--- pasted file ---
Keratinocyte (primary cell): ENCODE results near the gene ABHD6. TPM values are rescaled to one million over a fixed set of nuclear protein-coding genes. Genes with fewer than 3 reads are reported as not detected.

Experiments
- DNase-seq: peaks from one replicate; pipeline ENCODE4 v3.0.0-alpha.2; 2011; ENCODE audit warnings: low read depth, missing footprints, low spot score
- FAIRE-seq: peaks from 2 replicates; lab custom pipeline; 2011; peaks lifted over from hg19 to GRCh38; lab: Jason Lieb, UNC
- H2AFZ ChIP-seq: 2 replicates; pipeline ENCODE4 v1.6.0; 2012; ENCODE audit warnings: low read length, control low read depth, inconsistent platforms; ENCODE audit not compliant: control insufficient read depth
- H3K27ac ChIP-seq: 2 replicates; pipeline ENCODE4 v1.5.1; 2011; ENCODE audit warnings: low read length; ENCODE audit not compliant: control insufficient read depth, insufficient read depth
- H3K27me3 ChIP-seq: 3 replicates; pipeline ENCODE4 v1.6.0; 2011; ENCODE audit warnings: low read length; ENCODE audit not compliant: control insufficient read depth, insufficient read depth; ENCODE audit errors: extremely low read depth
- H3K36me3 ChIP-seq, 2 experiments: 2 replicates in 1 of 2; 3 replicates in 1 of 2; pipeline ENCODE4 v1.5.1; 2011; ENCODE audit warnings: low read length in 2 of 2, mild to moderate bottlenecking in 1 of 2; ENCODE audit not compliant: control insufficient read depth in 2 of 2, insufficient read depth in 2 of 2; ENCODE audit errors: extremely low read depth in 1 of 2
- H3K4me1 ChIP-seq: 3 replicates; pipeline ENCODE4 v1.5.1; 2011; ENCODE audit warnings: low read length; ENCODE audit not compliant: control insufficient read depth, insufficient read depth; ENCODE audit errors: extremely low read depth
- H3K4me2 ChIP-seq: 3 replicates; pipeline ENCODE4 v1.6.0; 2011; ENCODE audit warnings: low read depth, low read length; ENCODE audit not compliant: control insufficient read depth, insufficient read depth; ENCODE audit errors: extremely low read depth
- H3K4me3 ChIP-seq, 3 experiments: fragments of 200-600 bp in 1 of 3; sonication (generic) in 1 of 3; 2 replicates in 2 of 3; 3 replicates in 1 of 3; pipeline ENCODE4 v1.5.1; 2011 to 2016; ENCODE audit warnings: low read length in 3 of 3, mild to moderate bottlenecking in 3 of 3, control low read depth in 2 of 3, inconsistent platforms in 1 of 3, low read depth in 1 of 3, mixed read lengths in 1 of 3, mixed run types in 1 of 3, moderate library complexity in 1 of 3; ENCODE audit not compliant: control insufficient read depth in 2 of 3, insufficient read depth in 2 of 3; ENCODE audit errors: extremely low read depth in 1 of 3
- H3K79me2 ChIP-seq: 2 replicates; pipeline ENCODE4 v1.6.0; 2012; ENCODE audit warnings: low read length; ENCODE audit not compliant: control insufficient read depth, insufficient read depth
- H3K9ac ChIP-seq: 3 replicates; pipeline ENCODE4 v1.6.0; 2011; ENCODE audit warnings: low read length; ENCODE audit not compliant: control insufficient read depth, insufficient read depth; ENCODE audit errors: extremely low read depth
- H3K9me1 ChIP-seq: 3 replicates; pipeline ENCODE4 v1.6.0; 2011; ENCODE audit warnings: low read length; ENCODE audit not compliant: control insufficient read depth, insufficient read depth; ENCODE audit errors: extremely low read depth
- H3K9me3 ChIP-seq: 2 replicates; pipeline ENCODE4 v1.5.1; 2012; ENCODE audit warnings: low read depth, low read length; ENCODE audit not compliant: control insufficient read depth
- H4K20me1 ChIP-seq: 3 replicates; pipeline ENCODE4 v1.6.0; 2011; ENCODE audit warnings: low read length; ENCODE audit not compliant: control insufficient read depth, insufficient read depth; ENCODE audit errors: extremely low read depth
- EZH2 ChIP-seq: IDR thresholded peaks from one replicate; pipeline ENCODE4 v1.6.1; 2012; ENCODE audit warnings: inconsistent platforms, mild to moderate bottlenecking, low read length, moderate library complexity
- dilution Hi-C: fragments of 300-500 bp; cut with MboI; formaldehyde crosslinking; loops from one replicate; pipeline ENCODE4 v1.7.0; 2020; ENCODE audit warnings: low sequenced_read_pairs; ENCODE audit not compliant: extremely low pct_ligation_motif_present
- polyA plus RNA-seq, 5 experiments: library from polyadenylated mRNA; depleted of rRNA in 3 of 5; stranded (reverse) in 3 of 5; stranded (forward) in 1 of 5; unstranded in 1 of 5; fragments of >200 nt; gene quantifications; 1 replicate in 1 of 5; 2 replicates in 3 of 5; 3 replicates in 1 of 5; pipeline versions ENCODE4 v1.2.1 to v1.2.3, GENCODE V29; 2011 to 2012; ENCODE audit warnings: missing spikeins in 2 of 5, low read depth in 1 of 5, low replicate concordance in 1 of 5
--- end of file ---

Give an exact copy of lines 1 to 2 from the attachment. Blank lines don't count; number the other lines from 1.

Keratinocyte (primary cell): ENCODE results near the gene ABHD6. TPM values are rescaled to one million over a fixed set of nuclear protein-coding genes. Genes with fewer than 3 reads are reported as not detected.

Experiments